I connect with fellow pilgrims on day two of my Camino Finisterre and learn the difference between walking alone and walking with others.
"I believe that all of life is an unfolding journey and we never fully 'arrive' in this lifetime, but commit to always beginning again and to always being surprised by God. Pilgrimage offers us the opportunity to encounter the stranger within ourselves, to journey to places which make us feel uncomfortable in the service of breaking something free inside of us. The pilgrim's path matters in this world where we are encouraged to hold onto and accumulate comforts at any cost."
~ Christine Valters Paintner
Day two on the Camino Finisterre, as you can see from the elevation map below, is more strenuous and difficult than day one. There is a long, 10 kilometer hill climb to start off your day from Negreira.
The distance, as you see, on day two of the Camino Finisterre, is almost 33 kilometers, a healthy 20-mile day. Gronze.com rates this a 2 out of 3 on the difficulty scale, and their estimate of 8 hours and 15 minutes to complete it was pretty close to what I experienced. This is a full day of walking, so come prepared! I had plenty of back-up food in my pack, which is so necessary along any Camino in Galicia. The café bars may not be spaced properly to accommodate you when hunger hits! Food, indeed, keeps a pilgrim happy and energetic.
I set out alone in Negreira, from the Albergue Alecrín, before daybreak, in search of a café bar for my morning café con leche and tostada. I walked up the hill, through town, and ran into the Celtic Bar. As I was sitting at the bar, a tap caught my attention. It was in the shape of a Camino shell. Cute! Then my eye wandered up and saw the bottle of Jack Daniels attached to the tap! I almost burst out laughing!
Here I was, half way around the world, experiencing something quite different and new, in what felt like a totally different time and space, only to stumble onto Tennessee whiskey! It was a real joy to see this. What a small world! Needless to say, I did NOT put any Jack Daniels into my coffee that morning. If I did, what would it have been called? An "America Coffee?"
After my morning coffee, just as day was beginning to break, around 8:00 a.m. in September, I started my day two on the Camino Finisterre. As I left town, I walked through the original walls of the medieval city. It was a wonderful sight all lit up. I wished I would have seen it in the daytime, also. The Camino walked through the gate on the right side on the sidewalk, in the picture below.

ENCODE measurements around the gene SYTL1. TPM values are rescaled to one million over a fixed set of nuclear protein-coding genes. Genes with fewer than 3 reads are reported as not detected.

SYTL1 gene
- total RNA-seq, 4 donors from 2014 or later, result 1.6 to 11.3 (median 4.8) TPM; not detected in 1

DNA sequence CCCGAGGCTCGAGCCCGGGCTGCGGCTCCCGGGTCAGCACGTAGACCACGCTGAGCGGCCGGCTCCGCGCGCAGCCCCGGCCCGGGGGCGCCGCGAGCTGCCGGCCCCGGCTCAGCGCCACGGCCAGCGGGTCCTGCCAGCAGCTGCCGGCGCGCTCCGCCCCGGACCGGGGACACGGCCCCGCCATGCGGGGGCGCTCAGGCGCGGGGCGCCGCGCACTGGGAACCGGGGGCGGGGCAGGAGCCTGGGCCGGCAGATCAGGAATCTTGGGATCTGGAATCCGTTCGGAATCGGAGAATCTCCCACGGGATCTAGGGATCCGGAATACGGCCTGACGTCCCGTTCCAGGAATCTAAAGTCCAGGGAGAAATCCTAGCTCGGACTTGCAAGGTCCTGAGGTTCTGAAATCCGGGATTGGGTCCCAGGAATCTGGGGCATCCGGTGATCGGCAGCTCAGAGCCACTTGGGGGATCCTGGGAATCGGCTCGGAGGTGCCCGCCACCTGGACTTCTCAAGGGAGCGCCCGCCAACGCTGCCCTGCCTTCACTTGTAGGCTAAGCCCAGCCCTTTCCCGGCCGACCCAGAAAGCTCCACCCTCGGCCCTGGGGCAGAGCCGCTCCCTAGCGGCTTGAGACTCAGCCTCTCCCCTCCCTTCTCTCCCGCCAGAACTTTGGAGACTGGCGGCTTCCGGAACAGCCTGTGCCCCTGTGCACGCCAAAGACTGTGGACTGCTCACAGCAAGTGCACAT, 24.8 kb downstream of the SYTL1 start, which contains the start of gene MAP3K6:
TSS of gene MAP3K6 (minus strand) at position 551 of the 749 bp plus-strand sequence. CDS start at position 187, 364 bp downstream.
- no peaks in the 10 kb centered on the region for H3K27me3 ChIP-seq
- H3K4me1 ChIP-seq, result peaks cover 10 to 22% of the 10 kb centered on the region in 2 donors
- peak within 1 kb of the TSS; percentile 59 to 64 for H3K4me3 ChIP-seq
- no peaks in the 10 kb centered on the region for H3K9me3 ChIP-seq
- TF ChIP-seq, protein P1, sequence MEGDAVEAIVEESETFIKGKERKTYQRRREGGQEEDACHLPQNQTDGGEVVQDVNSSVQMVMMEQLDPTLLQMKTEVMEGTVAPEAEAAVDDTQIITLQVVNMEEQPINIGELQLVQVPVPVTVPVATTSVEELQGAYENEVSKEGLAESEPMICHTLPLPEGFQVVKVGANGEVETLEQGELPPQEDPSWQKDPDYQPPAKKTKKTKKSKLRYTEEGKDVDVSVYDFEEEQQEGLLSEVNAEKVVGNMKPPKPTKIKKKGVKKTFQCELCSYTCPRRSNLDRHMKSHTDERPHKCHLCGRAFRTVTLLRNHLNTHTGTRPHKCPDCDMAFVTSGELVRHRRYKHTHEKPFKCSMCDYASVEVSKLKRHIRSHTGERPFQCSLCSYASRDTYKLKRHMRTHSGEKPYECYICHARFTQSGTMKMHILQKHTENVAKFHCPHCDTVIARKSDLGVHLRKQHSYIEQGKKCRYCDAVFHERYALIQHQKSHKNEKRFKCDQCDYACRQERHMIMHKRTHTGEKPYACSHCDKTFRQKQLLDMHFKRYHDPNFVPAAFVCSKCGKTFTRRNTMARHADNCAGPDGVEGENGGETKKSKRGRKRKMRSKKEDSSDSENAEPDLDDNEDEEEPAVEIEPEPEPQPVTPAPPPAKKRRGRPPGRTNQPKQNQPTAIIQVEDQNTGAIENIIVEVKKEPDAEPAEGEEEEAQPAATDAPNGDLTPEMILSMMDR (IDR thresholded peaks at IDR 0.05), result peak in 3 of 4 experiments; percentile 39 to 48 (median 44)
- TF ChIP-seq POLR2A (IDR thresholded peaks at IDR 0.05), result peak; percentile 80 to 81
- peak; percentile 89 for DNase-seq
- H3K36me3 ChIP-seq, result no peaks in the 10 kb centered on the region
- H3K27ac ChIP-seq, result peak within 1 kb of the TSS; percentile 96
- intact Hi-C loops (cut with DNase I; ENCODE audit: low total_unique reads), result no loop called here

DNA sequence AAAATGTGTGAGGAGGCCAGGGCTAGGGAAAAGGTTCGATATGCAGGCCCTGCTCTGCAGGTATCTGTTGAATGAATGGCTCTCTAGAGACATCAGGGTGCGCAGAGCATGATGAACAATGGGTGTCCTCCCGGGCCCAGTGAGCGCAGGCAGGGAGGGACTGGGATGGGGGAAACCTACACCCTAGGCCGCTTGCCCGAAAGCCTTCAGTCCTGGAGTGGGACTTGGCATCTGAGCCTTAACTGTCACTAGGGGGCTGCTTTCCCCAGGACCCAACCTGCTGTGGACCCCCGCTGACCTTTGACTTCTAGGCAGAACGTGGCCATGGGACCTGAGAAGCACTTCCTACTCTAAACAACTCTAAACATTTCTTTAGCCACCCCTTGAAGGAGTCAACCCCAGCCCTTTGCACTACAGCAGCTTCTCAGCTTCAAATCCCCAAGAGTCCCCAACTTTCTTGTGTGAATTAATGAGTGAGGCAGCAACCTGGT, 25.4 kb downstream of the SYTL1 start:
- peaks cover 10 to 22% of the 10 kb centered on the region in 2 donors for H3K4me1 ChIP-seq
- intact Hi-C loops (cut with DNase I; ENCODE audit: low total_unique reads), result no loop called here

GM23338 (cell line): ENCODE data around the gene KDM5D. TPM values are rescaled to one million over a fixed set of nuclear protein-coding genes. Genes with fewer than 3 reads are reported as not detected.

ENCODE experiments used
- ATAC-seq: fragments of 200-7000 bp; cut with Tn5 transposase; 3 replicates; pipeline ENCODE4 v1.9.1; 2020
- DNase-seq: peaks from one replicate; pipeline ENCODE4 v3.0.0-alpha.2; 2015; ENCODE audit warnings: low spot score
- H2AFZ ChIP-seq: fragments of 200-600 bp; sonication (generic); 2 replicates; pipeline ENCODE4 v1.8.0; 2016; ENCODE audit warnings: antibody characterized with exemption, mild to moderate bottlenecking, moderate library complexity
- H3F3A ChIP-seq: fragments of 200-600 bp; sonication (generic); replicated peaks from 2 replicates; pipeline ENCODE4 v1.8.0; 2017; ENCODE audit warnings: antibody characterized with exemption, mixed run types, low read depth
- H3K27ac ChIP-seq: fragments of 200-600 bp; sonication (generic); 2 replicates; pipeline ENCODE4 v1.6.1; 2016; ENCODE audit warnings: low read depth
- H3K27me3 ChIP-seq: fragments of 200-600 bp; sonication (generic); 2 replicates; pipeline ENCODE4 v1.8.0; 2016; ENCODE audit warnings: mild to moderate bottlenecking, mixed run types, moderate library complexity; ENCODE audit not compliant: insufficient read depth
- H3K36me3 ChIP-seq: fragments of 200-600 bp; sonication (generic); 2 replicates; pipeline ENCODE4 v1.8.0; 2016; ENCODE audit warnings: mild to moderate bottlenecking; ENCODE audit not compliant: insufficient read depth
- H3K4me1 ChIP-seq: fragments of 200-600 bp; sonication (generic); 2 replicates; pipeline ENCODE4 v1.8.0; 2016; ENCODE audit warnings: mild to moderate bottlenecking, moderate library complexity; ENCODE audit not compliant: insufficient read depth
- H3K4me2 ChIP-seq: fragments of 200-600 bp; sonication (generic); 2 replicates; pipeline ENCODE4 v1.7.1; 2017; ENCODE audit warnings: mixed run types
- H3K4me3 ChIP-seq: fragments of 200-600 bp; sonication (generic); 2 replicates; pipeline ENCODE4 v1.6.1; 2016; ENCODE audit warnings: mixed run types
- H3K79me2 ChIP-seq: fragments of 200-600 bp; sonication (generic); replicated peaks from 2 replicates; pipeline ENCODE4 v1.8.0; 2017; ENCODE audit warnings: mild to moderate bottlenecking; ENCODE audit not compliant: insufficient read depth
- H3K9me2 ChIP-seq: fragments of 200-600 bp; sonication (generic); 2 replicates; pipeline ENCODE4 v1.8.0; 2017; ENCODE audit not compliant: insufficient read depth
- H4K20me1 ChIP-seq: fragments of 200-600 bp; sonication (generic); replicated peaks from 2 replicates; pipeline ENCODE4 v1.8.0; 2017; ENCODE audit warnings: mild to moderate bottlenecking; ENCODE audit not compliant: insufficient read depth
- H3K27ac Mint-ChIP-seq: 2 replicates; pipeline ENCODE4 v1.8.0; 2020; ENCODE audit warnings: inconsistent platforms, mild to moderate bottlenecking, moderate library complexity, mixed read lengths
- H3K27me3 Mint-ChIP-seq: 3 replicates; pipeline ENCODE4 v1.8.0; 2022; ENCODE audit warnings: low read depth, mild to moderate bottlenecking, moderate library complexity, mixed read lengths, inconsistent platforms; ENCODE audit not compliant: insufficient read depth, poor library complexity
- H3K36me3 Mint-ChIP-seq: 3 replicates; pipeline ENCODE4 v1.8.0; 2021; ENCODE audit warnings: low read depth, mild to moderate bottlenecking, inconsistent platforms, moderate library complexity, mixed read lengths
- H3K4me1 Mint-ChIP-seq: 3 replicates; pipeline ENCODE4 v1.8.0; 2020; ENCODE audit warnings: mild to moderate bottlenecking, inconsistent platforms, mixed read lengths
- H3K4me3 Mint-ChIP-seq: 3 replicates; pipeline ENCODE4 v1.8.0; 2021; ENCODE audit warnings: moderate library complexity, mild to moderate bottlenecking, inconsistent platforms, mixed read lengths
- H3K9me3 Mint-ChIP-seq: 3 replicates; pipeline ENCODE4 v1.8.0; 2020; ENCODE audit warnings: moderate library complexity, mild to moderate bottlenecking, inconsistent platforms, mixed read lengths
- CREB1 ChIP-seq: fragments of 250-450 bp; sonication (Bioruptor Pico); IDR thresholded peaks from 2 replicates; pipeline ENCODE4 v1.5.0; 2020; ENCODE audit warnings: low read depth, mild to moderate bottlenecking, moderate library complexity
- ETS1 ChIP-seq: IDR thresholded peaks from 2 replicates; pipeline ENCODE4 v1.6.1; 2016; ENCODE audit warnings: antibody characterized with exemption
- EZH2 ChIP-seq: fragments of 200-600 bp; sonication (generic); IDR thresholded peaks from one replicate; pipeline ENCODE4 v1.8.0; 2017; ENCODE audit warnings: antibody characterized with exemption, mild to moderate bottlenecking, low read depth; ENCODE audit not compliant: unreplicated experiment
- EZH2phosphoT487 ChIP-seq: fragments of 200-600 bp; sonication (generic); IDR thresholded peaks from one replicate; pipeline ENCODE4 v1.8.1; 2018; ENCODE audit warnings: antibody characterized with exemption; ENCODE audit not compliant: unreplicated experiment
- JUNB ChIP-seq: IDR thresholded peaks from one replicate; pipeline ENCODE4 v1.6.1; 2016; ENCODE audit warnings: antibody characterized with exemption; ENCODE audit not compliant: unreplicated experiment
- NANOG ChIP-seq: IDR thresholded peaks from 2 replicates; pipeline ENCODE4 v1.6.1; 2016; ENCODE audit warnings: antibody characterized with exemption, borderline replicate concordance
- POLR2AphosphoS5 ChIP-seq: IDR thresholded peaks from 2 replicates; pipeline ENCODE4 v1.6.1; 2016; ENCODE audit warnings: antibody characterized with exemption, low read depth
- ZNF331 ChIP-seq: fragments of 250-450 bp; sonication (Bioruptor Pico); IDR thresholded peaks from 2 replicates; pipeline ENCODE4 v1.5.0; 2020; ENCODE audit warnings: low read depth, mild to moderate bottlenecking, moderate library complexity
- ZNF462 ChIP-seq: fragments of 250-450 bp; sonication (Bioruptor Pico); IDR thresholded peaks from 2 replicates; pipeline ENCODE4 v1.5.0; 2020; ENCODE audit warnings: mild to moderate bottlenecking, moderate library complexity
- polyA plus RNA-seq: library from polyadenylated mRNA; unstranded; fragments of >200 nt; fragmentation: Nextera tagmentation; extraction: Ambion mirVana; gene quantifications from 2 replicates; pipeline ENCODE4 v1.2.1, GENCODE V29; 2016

As I climbed out of town, toward the hamlet of Zas, I stumbled into this lovely country church. It became a perfect foreground as I turned to look back toward the sunrise.
I liked the way the rising morning sunlight danced on this building, leading the way to the Camino waymark on its wall.
The initial 10 kilometers on day two of the Camino Finisterre are all essentially up, up, up! You have to gain 300 km in elevation, about 900 feet, which isn't bad, but it does take energy.
I soon hooked up with a Dutch gentleman who was extending his Camino from Portugal to Santiago de Compostela. He was to clock in about 900 kilometers when he finished in a couple of days in Muxía. Wow! It was very interesting talking to him and learning pointers from all his hiking experience. This was his third Camino.
The time quickly passed as we chatted and marched up the hills together. We were keeping a very good pace, I figured more than 5 km/hr. Soon, the call to nature became too strong for me, and my meager morning ration of café con leche and tostada was running out after two-and-a-half hours of walking. It was 10:30. I politely excused myself as the "Flying Dutchman" walked on.
I missed my new friend, and after he left, I immediately felt lonely. But my relief in nature and my snack at the bus stop in Vilaserío made me feel better. I ate a half a sandwich and an apple.